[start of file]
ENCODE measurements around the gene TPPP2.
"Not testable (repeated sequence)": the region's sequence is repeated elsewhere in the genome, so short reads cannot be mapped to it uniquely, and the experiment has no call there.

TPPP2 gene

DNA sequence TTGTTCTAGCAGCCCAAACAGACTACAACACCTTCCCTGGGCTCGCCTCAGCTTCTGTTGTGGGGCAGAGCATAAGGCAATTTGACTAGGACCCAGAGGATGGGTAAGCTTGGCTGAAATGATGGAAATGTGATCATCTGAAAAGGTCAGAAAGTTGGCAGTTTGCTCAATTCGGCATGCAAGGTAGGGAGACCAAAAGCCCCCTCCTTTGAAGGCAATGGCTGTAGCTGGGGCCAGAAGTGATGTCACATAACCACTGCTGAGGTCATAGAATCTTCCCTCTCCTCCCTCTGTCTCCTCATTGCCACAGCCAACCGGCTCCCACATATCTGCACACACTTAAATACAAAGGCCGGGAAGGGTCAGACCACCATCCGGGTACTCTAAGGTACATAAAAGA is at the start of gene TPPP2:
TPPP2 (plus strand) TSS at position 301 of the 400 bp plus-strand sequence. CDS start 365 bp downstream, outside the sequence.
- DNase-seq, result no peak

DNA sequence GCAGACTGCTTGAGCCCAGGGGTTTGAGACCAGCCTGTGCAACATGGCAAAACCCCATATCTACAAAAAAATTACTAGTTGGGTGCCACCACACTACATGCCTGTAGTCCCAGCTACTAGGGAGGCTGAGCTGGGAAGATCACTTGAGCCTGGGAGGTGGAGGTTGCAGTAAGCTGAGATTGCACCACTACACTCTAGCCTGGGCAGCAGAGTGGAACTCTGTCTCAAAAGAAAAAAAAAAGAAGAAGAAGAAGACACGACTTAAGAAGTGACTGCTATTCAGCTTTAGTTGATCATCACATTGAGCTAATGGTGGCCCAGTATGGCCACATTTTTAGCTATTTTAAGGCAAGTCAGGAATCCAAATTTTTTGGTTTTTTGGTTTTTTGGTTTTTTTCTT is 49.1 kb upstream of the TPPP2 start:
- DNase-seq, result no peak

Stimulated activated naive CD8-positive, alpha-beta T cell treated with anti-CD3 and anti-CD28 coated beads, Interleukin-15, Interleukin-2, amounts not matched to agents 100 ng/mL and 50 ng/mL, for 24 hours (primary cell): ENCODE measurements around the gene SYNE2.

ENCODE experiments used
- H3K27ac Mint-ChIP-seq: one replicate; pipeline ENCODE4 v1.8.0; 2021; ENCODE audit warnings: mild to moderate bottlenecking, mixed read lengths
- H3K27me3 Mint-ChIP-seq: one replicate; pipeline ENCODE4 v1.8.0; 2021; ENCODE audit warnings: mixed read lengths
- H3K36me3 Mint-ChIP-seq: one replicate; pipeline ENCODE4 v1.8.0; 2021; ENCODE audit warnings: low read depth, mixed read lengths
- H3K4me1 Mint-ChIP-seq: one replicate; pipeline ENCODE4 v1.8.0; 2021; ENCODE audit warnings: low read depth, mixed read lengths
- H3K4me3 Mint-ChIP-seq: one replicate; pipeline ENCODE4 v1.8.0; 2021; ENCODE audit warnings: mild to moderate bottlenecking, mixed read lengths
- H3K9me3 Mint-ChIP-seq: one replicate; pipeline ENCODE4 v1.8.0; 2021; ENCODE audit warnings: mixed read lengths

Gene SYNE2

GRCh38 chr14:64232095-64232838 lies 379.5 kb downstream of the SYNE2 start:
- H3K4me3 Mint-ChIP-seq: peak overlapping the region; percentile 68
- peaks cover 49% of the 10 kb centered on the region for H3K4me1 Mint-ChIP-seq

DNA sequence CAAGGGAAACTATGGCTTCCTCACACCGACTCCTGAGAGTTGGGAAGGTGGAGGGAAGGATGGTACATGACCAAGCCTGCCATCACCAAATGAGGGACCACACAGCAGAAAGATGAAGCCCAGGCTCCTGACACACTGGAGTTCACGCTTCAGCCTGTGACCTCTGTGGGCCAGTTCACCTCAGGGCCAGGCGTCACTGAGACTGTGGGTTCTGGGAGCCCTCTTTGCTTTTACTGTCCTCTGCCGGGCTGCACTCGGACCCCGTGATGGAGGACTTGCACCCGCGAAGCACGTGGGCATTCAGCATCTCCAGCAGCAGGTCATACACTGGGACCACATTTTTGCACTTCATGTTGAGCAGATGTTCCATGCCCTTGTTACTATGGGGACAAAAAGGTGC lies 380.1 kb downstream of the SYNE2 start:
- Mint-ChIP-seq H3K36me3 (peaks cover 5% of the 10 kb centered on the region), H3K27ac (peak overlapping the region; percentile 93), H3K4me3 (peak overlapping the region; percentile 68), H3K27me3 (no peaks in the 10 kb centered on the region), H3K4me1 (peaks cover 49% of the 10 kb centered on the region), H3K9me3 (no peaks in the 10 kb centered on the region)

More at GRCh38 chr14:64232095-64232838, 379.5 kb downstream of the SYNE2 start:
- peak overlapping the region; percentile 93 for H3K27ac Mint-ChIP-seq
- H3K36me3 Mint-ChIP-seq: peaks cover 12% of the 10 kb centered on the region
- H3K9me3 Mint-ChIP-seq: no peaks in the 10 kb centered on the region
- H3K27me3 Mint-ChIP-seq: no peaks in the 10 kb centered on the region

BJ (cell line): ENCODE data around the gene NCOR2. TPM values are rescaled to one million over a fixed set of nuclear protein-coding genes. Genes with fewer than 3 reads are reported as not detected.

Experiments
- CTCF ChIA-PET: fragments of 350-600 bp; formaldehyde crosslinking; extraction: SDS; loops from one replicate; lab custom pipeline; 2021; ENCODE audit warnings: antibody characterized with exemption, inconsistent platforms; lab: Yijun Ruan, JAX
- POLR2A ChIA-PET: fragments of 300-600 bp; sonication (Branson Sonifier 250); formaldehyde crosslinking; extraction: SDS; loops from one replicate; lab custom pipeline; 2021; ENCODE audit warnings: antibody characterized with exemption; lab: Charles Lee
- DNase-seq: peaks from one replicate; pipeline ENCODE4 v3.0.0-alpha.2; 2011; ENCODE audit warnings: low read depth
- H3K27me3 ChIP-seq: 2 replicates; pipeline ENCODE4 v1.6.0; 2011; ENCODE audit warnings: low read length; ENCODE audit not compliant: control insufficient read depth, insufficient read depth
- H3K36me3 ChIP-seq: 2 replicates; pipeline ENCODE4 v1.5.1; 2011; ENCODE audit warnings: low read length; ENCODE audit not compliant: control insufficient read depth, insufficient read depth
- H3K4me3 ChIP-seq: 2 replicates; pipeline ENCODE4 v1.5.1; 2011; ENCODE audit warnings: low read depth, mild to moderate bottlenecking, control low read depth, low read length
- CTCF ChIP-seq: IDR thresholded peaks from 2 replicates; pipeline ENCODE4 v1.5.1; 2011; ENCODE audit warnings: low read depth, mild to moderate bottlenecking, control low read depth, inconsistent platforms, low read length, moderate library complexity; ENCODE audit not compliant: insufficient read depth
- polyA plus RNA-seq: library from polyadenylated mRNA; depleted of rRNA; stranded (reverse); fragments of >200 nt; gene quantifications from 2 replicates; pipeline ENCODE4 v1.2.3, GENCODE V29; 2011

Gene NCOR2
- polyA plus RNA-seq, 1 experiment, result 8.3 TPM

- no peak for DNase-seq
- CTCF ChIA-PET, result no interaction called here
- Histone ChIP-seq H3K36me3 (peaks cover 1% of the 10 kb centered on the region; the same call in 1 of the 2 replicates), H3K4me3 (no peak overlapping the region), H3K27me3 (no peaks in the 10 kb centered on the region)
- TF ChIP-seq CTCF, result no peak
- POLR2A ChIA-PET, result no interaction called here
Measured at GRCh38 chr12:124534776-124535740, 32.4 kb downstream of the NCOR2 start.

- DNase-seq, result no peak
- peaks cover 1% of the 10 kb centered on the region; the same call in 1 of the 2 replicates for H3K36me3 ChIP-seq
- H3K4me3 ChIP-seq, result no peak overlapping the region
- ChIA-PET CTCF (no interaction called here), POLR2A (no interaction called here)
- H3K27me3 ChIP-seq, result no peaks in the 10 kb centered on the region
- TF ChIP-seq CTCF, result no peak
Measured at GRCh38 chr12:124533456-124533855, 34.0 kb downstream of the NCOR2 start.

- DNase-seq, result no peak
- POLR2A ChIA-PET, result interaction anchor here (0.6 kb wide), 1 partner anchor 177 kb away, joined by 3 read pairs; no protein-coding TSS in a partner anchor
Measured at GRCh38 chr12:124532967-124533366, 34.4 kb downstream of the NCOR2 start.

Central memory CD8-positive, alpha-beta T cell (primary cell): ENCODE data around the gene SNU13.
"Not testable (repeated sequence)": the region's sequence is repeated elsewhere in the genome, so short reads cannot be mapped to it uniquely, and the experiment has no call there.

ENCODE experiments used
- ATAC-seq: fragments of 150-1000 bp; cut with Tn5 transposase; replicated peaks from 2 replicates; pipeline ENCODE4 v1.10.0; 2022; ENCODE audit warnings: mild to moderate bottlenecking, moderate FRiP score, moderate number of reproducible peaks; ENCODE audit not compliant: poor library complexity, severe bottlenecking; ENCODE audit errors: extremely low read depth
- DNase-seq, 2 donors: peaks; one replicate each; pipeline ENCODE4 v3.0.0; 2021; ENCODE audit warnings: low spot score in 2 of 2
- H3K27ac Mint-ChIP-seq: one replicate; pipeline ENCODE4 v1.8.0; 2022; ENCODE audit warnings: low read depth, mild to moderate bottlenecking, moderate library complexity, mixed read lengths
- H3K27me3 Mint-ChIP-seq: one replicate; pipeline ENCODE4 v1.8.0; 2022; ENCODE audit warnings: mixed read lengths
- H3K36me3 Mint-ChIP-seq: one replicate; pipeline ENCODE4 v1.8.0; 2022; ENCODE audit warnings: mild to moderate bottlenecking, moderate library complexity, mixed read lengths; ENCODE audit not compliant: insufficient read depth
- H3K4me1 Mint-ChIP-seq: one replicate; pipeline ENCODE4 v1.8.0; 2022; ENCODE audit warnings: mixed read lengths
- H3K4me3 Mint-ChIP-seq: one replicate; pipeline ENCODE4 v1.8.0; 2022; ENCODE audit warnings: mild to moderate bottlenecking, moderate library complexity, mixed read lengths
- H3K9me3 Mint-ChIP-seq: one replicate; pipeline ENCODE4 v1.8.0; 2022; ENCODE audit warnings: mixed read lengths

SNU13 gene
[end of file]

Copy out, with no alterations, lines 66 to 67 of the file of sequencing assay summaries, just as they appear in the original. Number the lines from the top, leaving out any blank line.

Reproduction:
- H3K9me3 Mint-ChIP-seq: one replicate; pipeline ENCODE4 v1.8.0; 2022; ENCODE audit warnings: mixed read lengths

SNU13 gene